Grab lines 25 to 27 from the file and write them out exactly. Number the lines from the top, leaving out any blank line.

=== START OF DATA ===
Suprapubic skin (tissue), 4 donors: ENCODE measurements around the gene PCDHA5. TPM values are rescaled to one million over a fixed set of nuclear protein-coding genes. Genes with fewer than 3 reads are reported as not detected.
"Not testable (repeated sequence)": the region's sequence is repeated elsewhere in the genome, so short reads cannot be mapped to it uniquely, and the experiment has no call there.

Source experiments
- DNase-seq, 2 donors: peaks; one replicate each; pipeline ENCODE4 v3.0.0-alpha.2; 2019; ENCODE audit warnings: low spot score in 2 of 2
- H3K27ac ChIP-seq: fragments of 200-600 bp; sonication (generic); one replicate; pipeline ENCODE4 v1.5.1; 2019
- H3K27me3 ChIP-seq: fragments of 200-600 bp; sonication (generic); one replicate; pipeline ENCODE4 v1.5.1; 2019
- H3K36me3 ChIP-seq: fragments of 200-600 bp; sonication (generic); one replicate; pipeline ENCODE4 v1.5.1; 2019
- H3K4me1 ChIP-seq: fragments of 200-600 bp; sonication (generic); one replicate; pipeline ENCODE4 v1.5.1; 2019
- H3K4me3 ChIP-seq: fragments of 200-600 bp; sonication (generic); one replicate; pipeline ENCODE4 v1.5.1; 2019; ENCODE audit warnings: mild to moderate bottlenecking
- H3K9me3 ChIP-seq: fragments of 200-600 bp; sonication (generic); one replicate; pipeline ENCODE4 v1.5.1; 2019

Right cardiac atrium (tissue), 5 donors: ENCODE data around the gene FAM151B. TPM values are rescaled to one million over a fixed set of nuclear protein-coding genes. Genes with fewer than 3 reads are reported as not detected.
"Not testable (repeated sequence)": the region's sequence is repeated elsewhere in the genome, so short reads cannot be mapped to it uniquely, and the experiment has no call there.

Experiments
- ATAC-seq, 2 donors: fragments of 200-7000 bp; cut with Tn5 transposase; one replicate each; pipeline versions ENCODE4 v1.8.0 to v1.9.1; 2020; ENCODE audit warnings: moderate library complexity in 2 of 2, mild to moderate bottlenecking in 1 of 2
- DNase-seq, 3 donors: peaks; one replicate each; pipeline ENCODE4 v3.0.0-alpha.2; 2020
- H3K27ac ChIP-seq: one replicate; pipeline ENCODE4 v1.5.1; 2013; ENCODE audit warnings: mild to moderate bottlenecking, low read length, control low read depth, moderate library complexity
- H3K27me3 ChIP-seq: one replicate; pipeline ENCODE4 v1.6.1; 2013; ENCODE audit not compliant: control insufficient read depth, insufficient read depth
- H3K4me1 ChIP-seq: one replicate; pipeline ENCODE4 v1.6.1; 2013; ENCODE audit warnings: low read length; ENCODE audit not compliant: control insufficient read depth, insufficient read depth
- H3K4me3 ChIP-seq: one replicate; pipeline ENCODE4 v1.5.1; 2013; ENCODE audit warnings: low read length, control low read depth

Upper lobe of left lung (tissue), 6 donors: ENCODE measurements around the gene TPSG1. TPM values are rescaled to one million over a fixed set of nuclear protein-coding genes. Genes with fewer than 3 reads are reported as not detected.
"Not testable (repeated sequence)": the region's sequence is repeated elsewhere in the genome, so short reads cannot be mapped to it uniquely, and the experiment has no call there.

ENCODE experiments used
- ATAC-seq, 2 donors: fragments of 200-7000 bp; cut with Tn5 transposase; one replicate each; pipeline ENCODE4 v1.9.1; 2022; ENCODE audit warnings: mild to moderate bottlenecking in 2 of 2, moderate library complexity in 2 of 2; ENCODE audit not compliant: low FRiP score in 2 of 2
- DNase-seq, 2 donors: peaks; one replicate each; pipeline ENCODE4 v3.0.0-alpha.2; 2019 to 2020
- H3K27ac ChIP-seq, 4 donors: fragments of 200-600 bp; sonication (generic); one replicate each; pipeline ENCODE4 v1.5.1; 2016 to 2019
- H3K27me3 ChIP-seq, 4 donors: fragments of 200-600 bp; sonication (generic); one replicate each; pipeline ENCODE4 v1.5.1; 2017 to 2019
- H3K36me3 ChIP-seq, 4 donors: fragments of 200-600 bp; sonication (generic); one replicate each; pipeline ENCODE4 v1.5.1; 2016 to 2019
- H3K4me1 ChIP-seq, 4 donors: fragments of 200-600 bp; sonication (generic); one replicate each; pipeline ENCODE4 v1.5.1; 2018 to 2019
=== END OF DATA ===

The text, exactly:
- H3K27ac ChIP-seq, 4 donors: fragments of 200-600 bp; sonication (generic); one replicate each; pipeline ENCODE4 v1.5.1; 2016 to 2019
- H3K27me3 ChIP-seq, 4 donors: fragments of 200-600 bp; sonication (generic); one replicate each; pipeline ENCODE4 v1.5.1; 2017 to 2019
- H3K36me3 ChIP-seq, 4 donors: fragments of 200-600 bp; sonication (generic); one replicate each; pipeline ENCODE4 v1.5.1; 2016 to 2019